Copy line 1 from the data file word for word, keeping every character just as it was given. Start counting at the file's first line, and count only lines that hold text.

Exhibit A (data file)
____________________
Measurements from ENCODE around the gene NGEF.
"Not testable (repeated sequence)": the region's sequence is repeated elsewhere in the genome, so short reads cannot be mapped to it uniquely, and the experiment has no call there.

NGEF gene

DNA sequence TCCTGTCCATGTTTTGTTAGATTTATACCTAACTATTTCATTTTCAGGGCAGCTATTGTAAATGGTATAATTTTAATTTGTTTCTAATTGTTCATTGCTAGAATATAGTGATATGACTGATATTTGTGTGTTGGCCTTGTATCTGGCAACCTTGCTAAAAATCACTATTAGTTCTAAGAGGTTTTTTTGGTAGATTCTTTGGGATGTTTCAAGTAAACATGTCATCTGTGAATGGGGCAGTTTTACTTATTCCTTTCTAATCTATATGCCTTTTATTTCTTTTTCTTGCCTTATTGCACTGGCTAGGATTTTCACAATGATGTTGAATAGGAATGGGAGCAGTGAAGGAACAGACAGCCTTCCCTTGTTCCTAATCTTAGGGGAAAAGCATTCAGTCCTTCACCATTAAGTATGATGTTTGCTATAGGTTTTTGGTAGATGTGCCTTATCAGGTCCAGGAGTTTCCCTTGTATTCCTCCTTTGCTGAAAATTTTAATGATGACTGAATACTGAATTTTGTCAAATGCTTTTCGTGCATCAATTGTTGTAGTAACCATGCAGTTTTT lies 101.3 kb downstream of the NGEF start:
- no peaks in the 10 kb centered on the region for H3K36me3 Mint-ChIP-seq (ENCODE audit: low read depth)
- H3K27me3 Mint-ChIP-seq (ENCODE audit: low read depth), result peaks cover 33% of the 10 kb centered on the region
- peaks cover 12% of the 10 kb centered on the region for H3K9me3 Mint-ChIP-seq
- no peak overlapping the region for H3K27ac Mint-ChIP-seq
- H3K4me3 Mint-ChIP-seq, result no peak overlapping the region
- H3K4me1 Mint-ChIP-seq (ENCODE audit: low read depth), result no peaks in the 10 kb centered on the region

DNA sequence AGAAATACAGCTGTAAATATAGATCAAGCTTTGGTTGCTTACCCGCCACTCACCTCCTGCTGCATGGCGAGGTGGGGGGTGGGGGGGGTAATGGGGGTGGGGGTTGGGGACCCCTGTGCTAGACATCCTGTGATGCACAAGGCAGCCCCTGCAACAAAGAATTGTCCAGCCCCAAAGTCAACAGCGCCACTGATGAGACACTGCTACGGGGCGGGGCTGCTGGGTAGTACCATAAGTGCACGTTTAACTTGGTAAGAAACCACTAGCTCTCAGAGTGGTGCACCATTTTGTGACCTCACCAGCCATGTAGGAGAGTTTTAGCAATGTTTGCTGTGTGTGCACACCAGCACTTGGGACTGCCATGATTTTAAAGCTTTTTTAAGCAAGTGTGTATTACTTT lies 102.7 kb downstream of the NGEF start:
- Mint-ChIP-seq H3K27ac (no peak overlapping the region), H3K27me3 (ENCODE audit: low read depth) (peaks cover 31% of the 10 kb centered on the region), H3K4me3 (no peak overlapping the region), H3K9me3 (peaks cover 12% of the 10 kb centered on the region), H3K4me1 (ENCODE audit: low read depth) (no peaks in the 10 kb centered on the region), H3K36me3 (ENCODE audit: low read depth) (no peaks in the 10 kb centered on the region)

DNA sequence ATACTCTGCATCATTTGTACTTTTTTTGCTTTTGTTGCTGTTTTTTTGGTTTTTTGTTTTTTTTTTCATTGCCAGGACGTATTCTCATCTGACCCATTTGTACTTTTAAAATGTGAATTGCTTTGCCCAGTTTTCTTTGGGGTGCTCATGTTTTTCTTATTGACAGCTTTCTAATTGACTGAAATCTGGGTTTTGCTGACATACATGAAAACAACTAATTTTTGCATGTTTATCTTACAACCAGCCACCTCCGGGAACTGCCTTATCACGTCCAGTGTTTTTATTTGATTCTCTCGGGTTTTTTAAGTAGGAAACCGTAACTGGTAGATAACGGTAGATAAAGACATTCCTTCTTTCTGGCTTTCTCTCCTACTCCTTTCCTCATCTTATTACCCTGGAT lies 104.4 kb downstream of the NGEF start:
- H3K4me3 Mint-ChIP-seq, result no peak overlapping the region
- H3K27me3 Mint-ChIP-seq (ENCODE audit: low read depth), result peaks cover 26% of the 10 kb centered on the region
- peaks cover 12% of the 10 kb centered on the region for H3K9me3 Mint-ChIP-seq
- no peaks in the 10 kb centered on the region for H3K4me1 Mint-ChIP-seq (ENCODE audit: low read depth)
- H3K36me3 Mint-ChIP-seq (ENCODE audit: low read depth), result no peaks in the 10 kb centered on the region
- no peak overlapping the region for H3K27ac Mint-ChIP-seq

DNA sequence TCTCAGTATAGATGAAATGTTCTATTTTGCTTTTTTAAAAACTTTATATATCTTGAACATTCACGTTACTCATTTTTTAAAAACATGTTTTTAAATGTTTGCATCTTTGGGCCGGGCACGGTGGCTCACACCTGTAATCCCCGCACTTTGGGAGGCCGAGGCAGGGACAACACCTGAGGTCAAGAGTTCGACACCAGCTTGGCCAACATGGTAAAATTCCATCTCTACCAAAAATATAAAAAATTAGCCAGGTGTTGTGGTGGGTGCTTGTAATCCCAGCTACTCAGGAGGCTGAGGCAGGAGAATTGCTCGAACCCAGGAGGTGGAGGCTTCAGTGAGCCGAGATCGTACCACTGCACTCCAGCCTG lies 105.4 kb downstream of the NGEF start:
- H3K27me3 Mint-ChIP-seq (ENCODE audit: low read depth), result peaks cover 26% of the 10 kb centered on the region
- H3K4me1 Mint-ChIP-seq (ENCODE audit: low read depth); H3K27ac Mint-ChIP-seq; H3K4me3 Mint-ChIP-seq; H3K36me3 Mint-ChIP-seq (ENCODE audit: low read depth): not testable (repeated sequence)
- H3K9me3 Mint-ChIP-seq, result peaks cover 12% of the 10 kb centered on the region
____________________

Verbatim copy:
Measurements from ENCODE around the gene NGEF.